A flurry of sales and earnings forecast revisions by food retailers during the last 10 days slammed industry stocks and raised more questions about how the inflationary environment is altering consumers' shopping habits.
Safeway, Supervalu, Delhaize and Costco all tempered their near-term outlooks for growth in either sales or profits, or both.
“Everyone is saying the same thing — that customers are changing their behavior, and that is having an impact,” said Meredith Adler, an analyst with Lehman Brothers, New York. “In some cases they are buying more product on ad, and that puts pressure on sales and margins. In other cases people are buying more private label, and that hurts sales but hopefully doesn't hurt profits.”
Some of the retailers also cited increased competition from discount formats, but as Costco illustrated last week, even those operators can get tripped up in an environment where costs are rising and consumer spending is weak.
In a conference call with analysts, Costco said net income for the current quarter will fall “well below” consensus estimates of $1 per share, although it declined to be more specific. Richard Galanti, Costco's chief financial officer, placed much of the blame on rising fuel prices.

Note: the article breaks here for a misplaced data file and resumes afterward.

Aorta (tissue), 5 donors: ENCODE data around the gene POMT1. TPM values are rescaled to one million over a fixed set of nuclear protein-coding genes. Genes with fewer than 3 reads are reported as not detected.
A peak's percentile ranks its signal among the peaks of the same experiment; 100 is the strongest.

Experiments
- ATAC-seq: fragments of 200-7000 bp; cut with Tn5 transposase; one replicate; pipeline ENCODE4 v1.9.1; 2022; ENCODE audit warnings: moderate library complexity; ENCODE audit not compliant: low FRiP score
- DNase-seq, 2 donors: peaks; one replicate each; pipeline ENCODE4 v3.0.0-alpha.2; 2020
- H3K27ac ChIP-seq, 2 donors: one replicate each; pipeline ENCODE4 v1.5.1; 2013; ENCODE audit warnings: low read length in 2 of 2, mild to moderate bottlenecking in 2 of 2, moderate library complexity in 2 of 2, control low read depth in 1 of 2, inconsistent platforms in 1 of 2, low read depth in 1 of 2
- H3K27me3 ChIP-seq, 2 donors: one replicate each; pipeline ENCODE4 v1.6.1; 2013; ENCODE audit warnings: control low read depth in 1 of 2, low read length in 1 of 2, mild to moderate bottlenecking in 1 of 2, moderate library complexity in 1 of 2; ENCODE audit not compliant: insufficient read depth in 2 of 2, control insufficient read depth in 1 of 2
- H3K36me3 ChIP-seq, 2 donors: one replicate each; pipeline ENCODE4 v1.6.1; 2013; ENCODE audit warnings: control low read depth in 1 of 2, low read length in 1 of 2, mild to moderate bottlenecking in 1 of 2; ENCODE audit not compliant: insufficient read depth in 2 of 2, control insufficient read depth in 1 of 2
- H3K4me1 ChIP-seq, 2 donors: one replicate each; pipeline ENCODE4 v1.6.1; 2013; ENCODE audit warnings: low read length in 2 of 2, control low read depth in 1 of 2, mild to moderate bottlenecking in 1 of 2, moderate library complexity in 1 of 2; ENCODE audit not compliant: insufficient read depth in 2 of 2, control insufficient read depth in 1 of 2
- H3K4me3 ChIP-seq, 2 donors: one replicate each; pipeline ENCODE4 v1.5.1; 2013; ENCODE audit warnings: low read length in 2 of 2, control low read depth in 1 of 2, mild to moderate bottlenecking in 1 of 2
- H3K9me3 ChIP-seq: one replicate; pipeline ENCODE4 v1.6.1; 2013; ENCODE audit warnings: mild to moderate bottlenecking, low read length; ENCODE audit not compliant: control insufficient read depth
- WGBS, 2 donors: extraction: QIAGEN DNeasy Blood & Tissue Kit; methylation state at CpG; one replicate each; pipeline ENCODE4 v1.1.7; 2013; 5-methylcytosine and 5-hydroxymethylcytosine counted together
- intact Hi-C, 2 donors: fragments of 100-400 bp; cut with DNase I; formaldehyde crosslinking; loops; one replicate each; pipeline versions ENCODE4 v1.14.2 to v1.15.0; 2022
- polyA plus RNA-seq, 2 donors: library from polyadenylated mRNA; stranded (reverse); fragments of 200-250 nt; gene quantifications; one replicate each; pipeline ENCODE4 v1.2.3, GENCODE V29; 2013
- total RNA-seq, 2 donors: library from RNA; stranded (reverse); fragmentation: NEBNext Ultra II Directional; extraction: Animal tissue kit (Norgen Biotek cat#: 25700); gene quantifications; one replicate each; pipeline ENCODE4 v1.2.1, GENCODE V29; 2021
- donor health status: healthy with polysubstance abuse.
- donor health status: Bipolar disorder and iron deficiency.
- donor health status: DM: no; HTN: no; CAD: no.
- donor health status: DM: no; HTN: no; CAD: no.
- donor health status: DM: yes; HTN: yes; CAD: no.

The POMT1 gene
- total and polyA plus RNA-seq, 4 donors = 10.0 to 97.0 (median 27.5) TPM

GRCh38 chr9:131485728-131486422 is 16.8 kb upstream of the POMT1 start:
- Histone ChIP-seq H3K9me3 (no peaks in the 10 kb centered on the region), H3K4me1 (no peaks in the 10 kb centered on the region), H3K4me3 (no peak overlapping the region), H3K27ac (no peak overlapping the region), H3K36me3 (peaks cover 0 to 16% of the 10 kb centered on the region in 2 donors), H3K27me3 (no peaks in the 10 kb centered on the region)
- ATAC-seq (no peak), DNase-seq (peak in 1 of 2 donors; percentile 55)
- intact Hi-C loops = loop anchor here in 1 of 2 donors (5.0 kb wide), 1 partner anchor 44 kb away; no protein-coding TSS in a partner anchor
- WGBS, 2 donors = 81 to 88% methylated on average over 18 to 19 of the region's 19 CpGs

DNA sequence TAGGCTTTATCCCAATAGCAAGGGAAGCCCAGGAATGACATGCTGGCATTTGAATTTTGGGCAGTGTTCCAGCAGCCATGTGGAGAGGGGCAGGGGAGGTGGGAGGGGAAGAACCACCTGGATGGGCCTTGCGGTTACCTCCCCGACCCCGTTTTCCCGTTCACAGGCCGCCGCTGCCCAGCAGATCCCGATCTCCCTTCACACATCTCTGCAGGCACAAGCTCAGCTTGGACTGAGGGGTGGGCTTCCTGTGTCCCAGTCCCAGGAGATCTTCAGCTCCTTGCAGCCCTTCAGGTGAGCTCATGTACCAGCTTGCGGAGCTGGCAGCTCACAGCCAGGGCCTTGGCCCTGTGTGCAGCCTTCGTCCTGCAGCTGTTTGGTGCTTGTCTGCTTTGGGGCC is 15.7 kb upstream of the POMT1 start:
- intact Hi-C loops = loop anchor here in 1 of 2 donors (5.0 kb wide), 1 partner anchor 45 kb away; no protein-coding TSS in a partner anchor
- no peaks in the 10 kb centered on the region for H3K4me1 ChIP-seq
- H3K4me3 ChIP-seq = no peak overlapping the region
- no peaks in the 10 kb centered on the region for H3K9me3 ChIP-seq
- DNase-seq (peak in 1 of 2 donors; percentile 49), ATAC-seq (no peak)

“Primarily, it is rising energy costs and its many impacts,” he said. “It has impacted our freight cost at all levels of the merchandise distribution chain, and it's impacting the direct cost to merchandise.”
“We believe that pressure on earnings will likely continue as inflation remains high, consumer spending slows, and the competitive environment intensifies,” Deborah Weinswig, an analyst with Citigroup, New York, said in a research report.
Costco's warning came just a day after Supervalu tempered its outlook (see Page 6).
“Today's economic environment is quite different than we anticipated just a few months ago,” said Jeff Noddle, chairman and chief executive officer, Supervalu, during the company's first-quarter conference call. “The current economic downturn, as well as energy and food inflation, have had and continue to have a major impact on consumer purchasing behavior.”
Supervalu also cited increased inventory charges because of cost inflation and a slowdown in same-store sales growth due to economic pressure on consumers.
Brussels-based Delhaize Group, parent of Food Lion, Hannaford Bros. and Sweetbay, also said its sales and profit growth will be weaker than expected this year.
“In the U.S. as well as in our European markets, consumers are changing their spending behavior as a result of higher oil and food prices and the continued problems in the financial and real estate markets,” the company said. “They are trading down and purchasing fewer items per visit.”
The company projected operating profit growth of 0% to 3% for the year, vs. previous projections of 6% to 8% growth. Revenues are expected to grow 3% to 4.5%, vs. previous projections of 4% to 5.5%; and comps in the U.S. are now seen up 1.5% to 2.5%, vs. the 2.5% to 3.5% previously forecast.
As reported last week in SN, Safeway reduced its same-store sales outlook for the year to a range of 1% to 2%, down from previous projections of 2% to 2.3%.
“It's not clear that customers' perceptions of Safeway's prices are where they should be,” Adler told SN, noting that she questioned the company's strategy of cutting costs to achieve profit targets.